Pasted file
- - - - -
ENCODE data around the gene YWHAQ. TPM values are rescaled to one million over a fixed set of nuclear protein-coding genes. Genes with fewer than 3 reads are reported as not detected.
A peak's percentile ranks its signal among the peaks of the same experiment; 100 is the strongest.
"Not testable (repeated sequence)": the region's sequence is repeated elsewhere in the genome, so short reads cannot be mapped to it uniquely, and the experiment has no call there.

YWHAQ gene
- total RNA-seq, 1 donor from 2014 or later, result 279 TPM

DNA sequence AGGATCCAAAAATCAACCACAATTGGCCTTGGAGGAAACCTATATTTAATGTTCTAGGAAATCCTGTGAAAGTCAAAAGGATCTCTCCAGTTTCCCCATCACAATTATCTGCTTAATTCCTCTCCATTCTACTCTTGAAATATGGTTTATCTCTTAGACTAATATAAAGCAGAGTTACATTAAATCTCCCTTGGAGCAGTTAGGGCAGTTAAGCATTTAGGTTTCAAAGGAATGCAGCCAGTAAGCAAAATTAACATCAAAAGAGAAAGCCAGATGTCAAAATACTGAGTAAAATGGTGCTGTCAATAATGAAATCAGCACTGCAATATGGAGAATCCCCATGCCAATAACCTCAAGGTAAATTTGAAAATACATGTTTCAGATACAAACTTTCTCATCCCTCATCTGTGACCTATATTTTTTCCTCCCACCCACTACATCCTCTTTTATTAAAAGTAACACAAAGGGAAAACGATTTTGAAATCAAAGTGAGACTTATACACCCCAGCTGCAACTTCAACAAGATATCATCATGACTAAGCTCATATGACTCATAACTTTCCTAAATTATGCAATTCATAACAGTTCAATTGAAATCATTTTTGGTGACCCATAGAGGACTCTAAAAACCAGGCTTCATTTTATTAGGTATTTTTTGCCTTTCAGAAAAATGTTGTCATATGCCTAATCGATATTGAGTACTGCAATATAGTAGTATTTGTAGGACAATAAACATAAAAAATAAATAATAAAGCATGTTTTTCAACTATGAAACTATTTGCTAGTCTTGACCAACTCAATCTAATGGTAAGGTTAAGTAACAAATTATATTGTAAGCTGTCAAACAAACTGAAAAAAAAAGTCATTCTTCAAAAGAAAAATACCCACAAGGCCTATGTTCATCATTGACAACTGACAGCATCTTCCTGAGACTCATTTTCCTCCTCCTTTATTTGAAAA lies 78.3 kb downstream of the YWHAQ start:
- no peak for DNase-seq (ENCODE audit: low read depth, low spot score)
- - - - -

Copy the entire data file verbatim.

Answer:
ENCODE data around the gene YWHAQ. TPM values are rescaled to one million over a fixed set of nuclear protein-coding genes. Genes with fewer than 3 reads are reported as not detected.
A peak's percentile ranks its signal among the peaks of the same experiment; 100 is the strongest.
"Not testable (repeated sequence)": the region's sequence is repeated elsewhere in the genome, so short reads cannot be mapped to it uniquely, and the experiment has no call there.

YWHAQ gene
- total RNA-seq, 1 donor from 2014 or later, result 279 TPM

DNA sequence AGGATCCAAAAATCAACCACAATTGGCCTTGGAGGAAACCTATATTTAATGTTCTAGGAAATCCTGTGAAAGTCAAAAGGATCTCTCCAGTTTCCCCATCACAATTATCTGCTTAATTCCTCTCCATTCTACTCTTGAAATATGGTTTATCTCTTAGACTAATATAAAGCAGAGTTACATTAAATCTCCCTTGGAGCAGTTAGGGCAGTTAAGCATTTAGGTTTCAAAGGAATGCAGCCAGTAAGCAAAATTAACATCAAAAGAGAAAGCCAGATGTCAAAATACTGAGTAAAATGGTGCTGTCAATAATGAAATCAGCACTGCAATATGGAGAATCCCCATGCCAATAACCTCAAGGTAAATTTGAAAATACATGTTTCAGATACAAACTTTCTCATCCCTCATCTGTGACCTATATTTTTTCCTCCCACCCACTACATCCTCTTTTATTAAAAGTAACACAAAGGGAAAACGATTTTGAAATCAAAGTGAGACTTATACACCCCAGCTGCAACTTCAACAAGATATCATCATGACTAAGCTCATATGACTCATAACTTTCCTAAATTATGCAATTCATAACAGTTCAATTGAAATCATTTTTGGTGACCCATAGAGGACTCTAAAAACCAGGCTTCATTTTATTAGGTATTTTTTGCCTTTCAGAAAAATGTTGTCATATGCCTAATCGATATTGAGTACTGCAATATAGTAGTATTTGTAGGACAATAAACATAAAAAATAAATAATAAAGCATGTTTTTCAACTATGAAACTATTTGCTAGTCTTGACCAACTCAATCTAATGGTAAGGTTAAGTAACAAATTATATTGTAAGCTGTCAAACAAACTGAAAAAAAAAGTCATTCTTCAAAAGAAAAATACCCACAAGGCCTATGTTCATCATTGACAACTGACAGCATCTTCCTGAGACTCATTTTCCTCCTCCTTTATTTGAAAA lies 78.3 kb downstream of the YWHAQ start:
- no peak for DNase-seq (ENCODE audit: low read depth, low spot score)